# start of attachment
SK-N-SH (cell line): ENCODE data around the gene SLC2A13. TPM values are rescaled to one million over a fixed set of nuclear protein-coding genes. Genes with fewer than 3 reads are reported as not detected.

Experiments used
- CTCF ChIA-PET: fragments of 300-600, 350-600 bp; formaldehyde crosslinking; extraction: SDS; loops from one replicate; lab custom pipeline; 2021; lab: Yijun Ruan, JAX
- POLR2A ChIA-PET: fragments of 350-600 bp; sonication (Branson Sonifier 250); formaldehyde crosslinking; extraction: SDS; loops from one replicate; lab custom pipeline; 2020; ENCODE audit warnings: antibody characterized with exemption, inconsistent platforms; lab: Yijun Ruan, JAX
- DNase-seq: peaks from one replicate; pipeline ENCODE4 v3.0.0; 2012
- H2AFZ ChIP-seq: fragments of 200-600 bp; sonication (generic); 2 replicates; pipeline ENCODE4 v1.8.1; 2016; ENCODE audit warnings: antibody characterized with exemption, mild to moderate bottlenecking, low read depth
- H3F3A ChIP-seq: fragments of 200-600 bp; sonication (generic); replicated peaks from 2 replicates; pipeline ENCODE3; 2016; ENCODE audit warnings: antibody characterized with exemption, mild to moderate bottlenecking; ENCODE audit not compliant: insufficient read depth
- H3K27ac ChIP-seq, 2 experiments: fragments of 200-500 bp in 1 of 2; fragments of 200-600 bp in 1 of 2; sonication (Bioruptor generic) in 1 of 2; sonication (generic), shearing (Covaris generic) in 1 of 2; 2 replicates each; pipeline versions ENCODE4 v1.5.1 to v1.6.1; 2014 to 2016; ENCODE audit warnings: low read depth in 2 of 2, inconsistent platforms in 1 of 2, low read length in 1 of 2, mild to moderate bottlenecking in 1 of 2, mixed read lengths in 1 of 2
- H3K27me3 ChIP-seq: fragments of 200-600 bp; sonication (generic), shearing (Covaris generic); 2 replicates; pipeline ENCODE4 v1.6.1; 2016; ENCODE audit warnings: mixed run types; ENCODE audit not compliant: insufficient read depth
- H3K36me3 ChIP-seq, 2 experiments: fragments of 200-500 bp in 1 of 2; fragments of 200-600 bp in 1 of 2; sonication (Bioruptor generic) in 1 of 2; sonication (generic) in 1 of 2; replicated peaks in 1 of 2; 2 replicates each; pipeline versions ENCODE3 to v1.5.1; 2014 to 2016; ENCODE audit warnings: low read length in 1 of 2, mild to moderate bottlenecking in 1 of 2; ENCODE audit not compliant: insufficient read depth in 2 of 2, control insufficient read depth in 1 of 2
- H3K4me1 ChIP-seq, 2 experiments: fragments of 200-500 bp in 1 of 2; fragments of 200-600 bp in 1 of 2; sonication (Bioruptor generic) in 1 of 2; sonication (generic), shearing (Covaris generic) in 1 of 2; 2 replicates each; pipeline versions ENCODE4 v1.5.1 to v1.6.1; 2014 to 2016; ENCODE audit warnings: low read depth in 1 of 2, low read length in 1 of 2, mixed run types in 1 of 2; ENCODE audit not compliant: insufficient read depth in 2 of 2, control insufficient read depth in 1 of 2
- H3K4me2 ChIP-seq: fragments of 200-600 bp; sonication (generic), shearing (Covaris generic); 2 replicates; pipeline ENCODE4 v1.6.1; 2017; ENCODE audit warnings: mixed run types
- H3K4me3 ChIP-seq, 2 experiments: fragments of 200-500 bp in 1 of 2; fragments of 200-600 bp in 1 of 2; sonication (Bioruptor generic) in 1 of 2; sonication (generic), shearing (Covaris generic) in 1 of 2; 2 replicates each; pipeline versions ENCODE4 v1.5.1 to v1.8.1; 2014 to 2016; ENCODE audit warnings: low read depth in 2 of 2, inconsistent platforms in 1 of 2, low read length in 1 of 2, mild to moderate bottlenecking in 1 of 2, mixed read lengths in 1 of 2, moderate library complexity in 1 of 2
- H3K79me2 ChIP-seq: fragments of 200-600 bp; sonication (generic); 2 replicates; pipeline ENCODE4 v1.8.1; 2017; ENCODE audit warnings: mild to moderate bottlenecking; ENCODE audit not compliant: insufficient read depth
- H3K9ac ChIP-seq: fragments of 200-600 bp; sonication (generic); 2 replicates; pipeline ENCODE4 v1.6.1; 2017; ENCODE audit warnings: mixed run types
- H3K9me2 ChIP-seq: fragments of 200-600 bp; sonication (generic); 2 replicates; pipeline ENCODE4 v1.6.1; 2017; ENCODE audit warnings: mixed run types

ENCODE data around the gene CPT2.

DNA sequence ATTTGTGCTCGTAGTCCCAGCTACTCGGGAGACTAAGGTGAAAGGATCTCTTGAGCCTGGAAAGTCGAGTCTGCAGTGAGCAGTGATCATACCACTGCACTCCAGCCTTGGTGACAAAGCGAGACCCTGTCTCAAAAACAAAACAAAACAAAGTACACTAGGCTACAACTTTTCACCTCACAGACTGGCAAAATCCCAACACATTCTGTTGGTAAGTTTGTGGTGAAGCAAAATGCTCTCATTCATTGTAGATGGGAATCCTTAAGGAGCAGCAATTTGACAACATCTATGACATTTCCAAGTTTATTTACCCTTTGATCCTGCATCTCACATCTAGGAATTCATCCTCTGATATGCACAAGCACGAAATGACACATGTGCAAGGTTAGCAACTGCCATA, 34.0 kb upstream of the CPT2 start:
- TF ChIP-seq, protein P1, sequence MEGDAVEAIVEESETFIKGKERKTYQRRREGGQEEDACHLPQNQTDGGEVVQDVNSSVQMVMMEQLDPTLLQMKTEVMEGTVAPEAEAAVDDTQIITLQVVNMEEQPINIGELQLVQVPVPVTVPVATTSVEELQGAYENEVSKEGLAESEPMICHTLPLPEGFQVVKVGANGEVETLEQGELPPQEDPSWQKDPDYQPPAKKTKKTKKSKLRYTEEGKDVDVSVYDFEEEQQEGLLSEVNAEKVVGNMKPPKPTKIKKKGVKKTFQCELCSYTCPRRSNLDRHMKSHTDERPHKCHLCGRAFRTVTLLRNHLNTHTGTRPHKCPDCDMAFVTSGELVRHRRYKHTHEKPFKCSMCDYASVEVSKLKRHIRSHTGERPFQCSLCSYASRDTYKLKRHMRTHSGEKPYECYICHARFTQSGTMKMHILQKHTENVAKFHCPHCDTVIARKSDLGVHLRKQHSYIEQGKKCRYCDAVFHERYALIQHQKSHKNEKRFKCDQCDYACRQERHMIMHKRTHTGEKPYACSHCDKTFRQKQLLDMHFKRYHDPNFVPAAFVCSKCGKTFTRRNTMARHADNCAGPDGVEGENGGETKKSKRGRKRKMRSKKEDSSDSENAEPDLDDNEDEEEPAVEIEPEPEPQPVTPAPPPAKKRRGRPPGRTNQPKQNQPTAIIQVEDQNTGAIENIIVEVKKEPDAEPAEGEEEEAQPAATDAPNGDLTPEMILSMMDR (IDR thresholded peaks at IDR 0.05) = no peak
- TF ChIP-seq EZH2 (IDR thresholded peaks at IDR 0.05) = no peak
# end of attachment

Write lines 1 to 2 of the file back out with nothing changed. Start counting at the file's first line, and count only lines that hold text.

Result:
SK-N-SH (cell line): ENCODE data around the gene SLC2A13. TPM values are rescaled to one million over a fixed set of nuclear protein-coding genes. Genes with fewer than 3 reads are reported as not detected.

Experiments used